Imagine tiny cracks in your patio table healing by themselves, or the first small scratch on your new car disappearing by itself. This and more may be possible with self-healing coatings being developed at the University of Illinois.
The new coatings are designed to better protect materials from the effects of environmental exposure. Applications range from automotive paints and marine varnishes to the thick, rubbery coatings on patio furniture and park benches.
“Starting from our earlier work on self-healing materials at the U. of I., we have now created self-healing coatings that automatically repair themselves and prevent corrosion of the underlying substrate,” said Paul Braun, a University Scholar and professor of materials science and engineering. Braun is corresponding author of a paper accepted for publication in the journal Advanced Materials, and posted on its Web site.
To make self-repairing coatings, the researchers first encapsulate a catalyst into spheres less than 100 microns in diameter (a micron is 1 millionth of a meter). They also encapsulate a healing agent into similarly sized microcapsules. The microcapsules are then dispersed within the desired coating material and applied to the substrate.
“By encapsulating both the catalyst and the healing agent, we have created a dual capsule system that can be added to virtually any liquid coating material,” said Braun, who also is affiliated with the university’s Beckman Institute, Frederick Seitz Materials Research Laboratory, department of chemistry, and Micro and Nanotechnology Laboratory.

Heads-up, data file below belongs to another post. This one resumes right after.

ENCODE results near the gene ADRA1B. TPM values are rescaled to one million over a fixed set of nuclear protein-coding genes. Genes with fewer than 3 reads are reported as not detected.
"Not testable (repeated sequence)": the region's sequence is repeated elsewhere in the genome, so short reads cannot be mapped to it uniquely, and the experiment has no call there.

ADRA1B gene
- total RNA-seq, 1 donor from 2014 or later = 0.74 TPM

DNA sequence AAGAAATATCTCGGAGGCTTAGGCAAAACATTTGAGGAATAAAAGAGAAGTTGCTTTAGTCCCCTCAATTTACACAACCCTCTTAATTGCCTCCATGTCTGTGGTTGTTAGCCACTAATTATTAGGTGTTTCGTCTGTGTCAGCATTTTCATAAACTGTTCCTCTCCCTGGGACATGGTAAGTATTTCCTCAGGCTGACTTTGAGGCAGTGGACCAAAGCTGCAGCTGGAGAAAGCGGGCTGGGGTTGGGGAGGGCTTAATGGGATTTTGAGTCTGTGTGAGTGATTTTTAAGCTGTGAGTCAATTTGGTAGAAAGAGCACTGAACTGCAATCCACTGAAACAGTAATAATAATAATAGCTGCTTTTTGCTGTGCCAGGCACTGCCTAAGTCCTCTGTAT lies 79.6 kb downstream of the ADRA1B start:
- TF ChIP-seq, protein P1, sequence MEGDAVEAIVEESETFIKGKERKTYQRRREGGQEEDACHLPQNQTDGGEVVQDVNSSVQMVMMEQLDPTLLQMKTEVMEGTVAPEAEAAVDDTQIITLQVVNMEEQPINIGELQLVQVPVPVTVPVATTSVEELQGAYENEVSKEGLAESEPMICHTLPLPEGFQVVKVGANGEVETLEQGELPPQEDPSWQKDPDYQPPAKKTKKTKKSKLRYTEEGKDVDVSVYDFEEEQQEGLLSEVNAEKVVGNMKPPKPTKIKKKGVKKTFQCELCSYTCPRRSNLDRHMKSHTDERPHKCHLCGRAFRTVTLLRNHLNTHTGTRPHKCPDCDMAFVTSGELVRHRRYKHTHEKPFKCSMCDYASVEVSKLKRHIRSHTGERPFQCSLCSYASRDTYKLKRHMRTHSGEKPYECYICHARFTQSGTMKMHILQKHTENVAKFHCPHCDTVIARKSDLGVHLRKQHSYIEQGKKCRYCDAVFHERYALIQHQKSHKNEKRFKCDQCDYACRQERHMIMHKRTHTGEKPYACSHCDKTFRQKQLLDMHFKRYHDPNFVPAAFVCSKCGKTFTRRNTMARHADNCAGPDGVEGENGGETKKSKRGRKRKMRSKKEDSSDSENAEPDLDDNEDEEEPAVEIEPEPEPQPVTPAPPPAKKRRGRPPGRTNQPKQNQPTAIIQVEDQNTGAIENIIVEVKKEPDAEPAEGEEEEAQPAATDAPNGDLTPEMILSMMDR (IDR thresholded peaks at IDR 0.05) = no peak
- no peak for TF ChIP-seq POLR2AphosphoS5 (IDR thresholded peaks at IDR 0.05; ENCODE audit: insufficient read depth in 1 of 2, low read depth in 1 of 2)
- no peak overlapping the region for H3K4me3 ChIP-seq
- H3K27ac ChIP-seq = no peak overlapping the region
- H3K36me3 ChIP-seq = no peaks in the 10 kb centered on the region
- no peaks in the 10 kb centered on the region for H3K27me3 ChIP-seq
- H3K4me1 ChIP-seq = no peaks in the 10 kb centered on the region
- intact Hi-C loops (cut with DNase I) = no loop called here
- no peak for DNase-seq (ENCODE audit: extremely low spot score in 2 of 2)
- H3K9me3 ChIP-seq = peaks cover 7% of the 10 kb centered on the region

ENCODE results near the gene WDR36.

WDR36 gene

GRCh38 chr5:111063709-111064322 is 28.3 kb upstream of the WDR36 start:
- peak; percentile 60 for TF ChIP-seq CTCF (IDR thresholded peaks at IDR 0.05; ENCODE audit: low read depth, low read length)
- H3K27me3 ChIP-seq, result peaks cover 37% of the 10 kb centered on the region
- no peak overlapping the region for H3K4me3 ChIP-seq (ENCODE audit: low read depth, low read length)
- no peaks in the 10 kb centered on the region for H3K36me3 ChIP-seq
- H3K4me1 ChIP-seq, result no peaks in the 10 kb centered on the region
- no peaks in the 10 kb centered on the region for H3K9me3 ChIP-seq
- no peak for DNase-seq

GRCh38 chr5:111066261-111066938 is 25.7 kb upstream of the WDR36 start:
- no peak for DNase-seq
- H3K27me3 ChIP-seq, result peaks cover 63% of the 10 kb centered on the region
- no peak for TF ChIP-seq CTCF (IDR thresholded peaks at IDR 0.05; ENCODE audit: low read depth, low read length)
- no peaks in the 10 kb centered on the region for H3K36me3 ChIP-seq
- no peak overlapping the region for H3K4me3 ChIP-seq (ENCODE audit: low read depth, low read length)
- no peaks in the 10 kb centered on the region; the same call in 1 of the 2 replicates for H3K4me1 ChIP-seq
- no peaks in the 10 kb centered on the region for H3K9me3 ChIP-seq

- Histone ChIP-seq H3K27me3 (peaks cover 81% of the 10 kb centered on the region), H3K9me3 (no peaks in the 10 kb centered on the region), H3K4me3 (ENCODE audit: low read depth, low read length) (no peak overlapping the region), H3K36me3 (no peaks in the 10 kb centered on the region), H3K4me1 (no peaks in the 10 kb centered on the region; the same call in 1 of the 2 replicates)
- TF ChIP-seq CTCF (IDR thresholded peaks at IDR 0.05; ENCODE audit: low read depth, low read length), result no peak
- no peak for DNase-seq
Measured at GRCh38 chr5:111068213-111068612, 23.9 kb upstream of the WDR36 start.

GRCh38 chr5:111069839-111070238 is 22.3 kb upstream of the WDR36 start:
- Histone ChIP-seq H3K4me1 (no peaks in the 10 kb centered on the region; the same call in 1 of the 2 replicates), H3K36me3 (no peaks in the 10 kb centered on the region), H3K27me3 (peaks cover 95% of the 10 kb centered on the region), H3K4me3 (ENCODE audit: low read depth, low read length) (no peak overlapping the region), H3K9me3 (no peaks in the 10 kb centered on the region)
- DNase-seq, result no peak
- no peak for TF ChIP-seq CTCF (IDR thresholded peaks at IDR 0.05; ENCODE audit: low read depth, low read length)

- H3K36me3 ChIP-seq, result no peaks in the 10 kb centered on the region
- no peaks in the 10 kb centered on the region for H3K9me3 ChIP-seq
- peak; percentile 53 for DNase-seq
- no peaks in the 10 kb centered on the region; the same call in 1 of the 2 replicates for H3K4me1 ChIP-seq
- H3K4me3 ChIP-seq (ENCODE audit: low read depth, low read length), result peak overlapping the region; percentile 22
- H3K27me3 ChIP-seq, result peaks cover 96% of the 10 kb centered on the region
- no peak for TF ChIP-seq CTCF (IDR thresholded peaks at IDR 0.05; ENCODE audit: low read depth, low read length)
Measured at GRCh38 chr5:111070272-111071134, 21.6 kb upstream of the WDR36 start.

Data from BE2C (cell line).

When the coating is scratched, some of the capsules break open, spilling their contents into the damaged region. The catalyst and healing agent react, repairing the damage within minutes or hours, depending upon environmental conditions.
The performance of the self-healing coating system was evaluated through corrosion testing of damaged and healed coated steel samples compared to control samples that contained no healing agents in the coating.
Reproducible damage was induced by scratching through the 100-micron-thick polymer coating and into the steel substrate using a razor blade. The samples were then immersed in a salt solution and compared over time.
The control samples corroded within 24 hours and exhibited extensive rust formation, most prevalently within the groove of the scratched regions, but also extending across the substrate surface, the researchers report. In dramatic contrast, the self-healing samples showed no visual evidence of corrosion even after 120 hours of exposure.
“Our dual capsule healing system offers a general approach to self-healing coatings that operates across a broad spectrum of coating chemistries,” Braun said. “The microcapsule motif also provides a delivery mechanism for corrosion inhibitors, antimicrobial agents, and other functional chemicals.”
With Braun, the paper’s co-authors are U. of I. aerospace engineering professor and Beckman researcher Scott White, and former Beckman and materials science graduate student Soo Hyoun Cho. A company formed by Braun, White and other U. of I. researchers is exploring commercialization of the self-healing coatings technology.
The work was funded by Northrop Grumman Ship Systems, the U.S. Air Force Office of Scientific Research, and the Beckman Institute.